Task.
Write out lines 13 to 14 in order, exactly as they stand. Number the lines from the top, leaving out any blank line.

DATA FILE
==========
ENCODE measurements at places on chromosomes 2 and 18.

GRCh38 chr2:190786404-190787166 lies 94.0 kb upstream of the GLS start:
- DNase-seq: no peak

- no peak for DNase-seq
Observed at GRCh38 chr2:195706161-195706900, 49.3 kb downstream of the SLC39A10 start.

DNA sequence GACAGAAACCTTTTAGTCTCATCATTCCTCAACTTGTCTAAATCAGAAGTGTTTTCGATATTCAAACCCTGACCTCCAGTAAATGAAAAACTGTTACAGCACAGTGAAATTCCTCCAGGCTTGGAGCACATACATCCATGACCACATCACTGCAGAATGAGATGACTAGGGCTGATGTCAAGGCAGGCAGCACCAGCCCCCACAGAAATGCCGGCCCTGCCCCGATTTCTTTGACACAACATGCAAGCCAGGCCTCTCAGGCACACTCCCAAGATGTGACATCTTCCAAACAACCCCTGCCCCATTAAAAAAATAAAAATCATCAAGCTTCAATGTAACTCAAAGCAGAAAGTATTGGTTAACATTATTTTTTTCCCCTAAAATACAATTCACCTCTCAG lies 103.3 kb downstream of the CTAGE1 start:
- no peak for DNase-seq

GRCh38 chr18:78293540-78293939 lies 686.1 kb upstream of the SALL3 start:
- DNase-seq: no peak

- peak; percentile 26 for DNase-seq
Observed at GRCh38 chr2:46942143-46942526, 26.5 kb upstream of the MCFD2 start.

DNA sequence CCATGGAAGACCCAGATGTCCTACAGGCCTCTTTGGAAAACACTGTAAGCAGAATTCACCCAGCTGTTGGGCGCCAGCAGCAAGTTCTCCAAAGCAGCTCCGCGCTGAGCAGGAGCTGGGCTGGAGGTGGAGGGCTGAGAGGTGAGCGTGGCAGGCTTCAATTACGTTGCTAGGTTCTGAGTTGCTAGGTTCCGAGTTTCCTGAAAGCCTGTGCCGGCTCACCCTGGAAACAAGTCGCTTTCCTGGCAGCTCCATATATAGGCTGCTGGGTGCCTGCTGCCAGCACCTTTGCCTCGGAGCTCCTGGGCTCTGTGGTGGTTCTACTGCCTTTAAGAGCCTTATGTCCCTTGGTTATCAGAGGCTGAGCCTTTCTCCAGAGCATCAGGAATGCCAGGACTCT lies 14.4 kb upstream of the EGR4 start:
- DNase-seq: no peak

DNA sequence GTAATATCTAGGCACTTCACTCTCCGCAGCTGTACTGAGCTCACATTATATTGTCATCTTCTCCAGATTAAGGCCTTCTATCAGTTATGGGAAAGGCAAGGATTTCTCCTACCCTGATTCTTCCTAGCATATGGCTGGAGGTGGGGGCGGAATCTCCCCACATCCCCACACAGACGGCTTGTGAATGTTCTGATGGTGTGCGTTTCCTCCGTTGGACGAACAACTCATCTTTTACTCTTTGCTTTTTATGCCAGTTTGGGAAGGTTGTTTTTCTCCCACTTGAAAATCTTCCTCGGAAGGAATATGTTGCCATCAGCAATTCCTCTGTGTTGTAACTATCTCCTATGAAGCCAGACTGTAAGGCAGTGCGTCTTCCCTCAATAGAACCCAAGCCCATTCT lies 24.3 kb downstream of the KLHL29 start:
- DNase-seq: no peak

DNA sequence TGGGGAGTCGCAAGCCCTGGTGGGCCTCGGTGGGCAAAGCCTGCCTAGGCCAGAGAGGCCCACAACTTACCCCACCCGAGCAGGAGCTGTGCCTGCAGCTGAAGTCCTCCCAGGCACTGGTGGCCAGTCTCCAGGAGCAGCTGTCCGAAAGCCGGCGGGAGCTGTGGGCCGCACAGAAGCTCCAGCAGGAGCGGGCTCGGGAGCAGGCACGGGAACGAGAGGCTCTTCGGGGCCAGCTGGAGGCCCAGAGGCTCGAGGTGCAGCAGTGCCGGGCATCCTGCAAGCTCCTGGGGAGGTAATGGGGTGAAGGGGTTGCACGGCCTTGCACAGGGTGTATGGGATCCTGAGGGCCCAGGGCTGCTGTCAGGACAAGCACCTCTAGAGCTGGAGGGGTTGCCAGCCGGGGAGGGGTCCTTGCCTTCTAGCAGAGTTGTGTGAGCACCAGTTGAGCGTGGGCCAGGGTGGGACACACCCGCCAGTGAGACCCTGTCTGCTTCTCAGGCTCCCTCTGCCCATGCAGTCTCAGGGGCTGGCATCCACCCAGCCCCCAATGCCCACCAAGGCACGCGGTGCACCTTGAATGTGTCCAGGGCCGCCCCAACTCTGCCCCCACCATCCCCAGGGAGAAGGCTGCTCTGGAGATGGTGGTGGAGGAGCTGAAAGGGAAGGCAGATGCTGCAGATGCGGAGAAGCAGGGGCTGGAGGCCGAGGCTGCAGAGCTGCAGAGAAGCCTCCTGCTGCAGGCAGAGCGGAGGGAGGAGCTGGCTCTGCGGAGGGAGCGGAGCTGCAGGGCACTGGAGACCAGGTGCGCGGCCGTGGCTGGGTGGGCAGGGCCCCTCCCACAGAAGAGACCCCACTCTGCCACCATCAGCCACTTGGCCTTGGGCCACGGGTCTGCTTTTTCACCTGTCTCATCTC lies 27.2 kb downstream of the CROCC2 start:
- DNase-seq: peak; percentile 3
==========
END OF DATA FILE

- DNase-seq: no peak

DNA sequence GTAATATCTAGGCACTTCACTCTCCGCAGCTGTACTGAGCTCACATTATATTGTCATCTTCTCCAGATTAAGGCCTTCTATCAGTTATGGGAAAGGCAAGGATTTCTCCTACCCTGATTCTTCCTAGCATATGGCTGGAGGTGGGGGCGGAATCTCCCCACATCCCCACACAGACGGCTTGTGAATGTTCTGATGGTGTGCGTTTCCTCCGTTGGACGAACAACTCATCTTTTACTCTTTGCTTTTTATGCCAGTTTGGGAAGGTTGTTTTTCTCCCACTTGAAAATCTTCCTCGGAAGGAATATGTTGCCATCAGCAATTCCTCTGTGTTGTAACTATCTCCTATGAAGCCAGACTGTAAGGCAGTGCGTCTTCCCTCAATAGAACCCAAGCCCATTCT lies 24.3 kb downstream of the KLHL29 start: